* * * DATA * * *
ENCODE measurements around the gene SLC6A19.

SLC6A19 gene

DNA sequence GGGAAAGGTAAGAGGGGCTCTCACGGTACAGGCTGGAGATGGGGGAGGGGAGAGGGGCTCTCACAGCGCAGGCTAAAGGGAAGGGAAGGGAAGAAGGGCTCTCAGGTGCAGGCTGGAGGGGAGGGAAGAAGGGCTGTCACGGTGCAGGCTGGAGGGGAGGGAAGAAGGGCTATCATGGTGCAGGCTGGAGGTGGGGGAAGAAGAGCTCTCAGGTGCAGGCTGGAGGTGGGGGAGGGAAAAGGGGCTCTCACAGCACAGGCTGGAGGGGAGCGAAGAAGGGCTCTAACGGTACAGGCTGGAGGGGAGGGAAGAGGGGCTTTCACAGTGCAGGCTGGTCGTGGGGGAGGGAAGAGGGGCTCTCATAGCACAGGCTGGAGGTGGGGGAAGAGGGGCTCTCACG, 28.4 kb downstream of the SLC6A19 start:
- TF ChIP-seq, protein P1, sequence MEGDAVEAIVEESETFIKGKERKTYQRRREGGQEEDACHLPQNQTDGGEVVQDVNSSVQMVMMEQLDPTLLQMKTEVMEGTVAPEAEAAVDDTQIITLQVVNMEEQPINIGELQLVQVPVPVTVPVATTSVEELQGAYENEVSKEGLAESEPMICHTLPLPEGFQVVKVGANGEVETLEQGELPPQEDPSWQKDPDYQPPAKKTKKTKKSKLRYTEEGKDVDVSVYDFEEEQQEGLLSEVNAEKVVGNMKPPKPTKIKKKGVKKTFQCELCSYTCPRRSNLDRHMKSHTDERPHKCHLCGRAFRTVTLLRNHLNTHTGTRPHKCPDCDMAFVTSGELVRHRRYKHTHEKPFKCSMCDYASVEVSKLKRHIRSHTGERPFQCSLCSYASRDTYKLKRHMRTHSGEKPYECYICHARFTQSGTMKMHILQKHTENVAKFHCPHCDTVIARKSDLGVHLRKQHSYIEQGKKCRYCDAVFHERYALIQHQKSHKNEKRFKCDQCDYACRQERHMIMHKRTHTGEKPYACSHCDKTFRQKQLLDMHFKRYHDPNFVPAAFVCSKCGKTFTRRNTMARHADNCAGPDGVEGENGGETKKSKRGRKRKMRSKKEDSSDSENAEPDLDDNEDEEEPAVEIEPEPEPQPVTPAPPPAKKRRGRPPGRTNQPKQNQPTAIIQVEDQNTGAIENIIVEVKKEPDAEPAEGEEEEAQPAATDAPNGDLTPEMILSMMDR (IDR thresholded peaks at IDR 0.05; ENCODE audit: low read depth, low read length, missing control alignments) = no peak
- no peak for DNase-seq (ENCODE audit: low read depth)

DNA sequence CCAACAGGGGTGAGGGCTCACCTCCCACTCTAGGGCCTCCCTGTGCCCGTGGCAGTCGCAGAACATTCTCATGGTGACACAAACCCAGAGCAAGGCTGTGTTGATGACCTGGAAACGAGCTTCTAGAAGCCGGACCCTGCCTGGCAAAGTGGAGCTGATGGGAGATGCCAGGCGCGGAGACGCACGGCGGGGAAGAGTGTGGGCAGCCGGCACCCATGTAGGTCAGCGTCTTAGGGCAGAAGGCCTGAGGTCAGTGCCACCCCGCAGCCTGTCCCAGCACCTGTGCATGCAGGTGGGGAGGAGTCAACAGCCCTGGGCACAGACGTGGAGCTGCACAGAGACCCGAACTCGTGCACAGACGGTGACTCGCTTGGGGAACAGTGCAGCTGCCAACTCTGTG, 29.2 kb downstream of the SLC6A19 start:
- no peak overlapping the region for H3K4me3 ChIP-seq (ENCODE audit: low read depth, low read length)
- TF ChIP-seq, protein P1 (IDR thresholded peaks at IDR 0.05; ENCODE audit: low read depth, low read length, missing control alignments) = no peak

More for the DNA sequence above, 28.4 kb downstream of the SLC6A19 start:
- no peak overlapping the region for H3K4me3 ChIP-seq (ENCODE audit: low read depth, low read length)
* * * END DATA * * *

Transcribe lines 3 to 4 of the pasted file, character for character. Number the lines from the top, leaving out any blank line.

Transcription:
DNA sequence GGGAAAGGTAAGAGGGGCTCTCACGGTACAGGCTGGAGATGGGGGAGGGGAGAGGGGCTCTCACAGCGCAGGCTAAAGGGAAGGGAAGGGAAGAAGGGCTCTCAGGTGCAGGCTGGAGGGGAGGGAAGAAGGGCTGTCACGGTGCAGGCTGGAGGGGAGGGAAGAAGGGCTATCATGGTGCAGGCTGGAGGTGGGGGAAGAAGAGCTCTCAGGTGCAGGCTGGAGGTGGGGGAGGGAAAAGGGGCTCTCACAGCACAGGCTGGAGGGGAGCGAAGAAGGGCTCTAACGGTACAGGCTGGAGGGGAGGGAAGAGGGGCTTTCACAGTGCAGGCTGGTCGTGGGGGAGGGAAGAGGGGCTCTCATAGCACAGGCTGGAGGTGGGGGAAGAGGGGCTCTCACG, 28.4 kb downstream of the SLC6A19 start:
- TF ChIP-seq, protein P1, sequence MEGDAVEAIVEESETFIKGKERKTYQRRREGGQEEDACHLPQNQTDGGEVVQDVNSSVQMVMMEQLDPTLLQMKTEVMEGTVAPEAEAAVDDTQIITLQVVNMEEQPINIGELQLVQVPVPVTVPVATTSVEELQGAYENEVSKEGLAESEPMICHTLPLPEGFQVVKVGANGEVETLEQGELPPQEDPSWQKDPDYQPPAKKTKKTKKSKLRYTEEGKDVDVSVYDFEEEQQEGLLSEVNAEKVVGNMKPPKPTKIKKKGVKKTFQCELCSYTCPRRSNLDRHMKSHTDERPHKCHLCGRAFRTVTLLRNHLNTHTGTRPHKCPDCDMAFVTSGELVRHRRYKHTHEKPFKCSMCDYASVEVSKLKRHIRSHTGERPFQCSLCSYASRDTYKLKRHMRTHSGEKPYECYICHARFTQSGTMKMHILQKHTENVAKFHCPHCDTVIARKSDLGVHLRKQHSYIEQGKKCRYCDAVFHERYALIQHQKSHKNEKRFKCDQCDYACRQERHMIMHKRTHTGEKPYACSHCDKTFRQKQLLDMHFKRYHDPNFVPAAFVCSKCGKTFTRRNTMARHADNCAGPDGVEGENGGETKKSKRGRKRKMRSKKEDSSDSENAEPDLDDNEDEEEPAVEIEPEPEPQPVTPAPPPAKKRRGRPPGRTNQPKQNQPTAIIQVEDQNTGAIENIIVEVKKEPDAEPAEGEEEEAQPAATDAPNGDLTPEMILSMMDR (IDR thresholded peaks at IDR 0.05; ENCODE audit: low read depth, low read length, missing control alignments) = no peak